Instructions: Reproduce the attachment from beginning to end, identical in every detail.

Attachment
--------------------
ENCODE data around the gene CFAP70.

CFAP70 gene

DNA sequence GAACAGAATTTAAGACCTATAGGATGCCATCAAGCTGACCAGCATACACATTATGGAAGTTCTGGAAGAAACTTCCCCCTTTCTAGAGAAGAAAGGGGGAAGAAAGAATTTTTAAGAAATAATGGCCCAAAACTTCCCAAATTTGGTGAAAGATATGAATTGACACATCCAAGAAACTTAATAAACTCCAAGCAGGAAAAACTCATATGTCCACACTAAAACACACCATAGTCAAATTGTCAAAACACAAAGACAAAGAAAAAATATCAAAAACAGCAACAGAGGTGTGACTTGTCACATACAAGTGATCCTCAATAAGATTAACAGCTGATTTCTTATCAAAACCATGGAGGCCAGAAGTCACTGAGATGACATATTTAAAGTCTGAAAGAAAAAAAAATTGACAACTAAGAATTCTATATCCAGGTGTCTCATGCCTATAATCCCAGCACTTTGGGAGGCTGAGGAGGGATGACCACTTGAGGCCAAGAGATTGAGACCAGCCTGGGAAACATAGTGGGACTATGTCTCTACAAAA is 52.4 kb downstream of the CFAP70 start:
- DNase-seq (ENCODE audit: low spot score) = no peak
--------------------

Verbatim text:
ENCODE data around the gene CFAP70.

CFAP70 gene

DNA sequence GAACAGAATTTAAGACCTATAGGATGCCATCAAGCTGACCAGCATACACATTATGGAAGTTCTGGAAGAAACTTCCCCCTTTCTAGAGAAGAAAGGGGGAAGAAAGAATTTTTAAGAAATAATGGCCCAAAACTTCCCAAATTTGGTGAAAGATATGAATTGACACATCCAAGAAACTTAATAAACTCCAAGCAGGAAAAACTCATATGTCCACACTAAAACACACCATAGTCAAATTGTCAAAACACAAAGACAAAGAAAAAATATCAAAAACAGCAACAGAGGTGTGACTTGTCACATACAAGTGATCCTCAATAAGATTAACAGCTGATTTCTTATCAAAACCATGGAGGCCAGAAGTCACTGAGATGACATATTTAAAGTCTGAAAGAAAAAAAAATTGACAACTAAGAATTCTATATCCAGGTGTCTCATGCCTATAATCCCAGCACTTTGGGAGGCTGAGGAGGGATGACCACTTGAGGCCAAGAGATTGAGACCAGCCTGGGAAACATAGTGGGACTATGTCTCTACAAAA is 52.4 kb downstream of the CFAP70 start:
- DNase-seq (ENCODE audit: low spot score) = no peak